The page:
TRAVERSE CITY —
Neil Elmer complained to a Grand Traverse County Commissioner about how the board spends money, and was told if he didn't like it he should run for office.
So he did.
Elmer collected signatures over the weekend and joined dozens of first-time candidates and some old hands who waited to file candidacy paperwork on Tuesday prior to the 4 p.m. deadline. The Republicans and Democrats will appear on the Aug. 7 primary. Independent and third party candidates don't have to file until the summer.
"Obviously because of the way our economy is going, people like me are getting off their duff and doing something about it," said Elmer, a Long Lake Township resident who will take on incumbent Addison Wheelock Jr. "I'm retired now and I have the time to do this, and I should be doing something."
Open seats on two other county boards in the area also attracted a significant number of candidates.
Benzie County officials said candidates made Tuesday a busy day in the county clerk's office as they rushed to beat the deadline. Three county commissioners won't seek re-election, and eight new candidates will battle with the four incumbents to fill seats on the seven-member board.
Leelanau County will lose three commissioners. David Marshall, Richard Schmuckal and David Shiflett did not file for re-election to the seven-member board, said Clerk Michelle Crocker.
The open seat in District 6, now held by Marshall, attracted a crowded five-candidate field, including four Republicans and one Democrat.
Clayton Ball, a self-described "tea party" Republican from Cedar seeking the District 6 seat, said he wants the county to become more fiscally conservative.
"It seems like a lot of the spending just isn't controlled," he said.
Several other Leelanau commission districts are also contested, as is the treasurer, drain commissioner and county prosecutor.
All nine county commissioners in Antrim County will run again, and just three in districts 6, 7 and 9 will face challengers.
In Kalkaska County, Commissioner Stuart McKinnon survived a recall attempt last week and will face opposition in August, as do two other incumbents.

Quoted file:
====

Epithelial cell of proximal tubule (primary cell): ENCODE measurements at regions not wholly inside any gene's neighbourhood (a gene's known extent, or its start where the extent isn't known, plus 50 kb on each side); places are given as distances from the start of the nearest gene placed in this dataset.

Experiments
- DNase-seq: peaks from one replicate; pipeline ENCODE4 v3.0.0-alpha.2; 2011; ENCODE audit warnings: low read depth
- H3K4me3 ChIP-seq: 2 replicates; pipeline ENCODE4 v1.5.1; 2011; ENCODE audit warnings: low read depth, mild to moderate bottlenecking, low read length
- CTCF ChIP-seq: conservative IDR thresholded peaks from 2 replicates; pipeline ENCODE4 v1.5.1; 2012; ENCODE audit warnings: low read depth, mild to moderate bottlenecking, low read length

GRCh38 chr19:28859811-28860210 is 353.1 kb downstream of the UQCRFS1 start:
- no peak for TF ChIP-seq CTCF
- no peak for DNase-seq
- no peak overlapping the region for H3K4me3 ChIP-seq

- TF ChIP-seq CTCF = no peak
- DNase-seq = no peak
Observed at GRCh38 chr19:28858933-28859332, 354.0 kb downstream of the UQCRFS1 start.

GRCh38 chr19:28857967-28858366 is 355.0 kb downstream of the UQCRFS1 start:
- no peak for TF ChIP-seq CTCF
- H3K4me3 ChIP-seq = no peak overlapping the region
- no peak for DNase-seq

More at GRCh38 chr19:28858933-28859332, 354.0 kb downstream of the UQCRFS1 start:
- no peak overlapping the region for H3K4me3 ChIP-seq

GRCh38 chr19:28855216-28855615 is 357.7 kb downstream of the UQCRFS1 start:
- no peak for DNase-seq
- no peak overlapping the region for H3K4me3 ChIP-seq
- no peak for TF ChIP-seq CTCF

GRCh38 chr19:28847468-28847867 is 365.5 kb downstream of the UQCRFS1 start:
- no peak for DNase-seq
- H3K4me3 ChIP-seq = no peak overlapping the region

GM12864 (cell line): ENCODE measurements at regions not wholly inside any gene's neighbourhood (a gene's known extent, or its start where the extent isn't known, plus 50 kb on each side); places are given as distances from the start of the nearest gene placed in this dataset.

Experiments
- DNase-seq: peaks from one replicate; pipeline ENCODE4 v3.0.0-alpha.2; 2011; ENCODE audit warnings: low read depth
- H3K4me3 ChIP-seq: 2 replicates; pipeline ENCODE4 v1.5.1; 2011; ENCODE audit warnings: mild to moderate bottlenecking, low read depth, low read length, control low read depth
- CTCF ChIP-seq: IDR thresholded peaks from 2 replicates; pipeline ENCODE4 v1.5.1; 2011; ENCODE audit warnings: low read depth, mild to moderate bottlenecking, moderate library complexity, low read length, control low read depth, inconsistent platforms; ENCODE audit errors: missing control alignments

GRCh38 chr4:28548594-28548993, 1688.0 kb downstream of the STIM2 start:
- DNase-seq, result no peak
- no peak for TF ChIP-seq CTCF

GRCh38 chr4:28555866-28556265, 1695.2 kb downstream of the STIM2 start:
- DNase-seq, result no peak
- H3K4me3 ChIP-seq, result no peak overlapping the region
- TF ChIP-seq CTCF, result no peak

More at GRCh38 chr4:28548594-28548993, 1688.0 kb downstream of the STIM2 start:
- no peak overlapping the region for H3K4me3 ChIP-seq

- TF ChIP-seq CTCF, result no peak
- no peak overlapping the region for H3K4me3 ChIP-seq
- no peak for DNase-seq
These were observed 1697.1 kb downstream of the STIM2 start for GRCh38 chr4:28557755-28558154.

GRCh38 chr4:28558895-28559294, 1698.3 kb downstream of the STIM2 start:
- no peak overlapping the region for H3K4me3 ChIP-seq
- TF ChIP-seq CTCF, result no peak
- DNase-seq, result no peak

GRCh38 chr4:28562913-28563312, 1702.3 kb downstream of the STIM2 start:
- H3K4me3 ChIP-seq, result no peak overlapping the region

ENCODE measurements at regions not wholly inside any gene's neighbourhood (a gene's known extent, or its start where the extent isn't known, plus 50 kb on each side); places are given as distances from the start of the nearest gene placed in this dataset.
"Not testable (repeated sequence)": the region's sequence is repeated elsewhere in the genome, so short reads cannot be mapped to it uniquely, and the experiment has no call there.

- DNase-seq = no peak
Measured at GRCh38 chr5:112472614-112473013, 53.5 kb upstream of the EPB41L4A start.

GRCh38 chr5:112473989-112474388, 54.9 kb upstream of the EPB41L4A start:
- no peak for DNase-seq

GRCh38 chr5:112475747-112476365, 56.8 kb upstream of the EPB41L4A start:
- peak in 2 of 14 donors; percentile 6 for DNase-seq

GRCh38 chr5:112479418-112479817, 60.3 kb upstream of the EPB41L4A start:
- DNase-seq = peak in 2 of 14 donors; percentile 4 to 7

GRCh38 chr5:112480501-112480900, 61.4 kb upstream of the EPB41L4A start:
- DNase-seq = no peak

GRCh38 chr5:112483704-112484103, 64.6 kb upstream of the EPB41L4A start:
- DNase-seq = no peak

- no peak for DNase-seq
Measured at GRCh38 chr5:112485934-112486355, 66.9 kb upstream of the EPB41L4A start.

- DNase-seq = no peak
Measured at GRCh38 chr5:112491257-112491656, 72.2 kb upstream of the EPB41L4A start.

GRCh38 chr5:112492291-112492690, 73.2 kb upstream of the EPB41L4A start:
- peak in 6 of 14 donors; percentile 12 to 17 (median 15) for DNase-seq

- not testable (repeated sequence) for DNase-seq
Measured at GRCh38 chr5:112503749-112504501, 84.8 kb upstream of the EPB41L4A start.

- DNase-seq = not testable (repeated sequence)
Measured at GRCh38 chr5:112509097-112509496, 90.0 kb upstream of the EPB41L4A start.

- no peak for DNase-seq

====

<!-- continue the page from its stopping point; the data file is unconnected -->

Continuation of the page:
But one seat, now held by Commissioner Craig Wood, came up empty. No one filed to run in his district.
"Hopefully there's a write-in candidate, or it could be filled by someone with no party affiliation," said Kalkaska County Clerk Deborah Hill.
Grand Traverse County almost had an open county board seat when Commissioner Rob Hentschel jumped to the county treasurer race.
Charlie Renny of Paradise Township stepped in and won't have a challenger.
"I was a little surprised by that," Renny said.
Hentschel will join a crowded field of four Republicans seeking the $78,000 a year county treasurer's position.
There are also three candidates running for clerk, sheriff, and county drain commissioner. Two candidates each will face-off for register of deeds and county surveyor, while Bob Cooney emerged as the lone candidate for county prosecutor.
Commissioner Herb Lemcool of Garfield Township was the other member of the county board without a declared challenger.
Lizbeth Webster, a tea party-leaning Republican from East Bay Township who just wants to "stand up and be heard," will take on board chairman Larry Inman of Acme.
Commissioner Christine Maxbauer will face fellow Traverse City resident Ellen Koenig, and Commissioner Dick Thomas will have a challenge from Phil Scott of Mayfield Township.
Republicans Tom Kachadurian and Dan Lathrop will battle in District 1 for the right to take on Democratic incumbent Ross Richardson in November.
Kachadurian said he wants to help commissioners make tough financial decisions.
"They seem a little timid to me, and I'm not a timid guy," the Peninsula Township Republican said.
Staff writers Vanessa McCray and James Russell contributed to this report.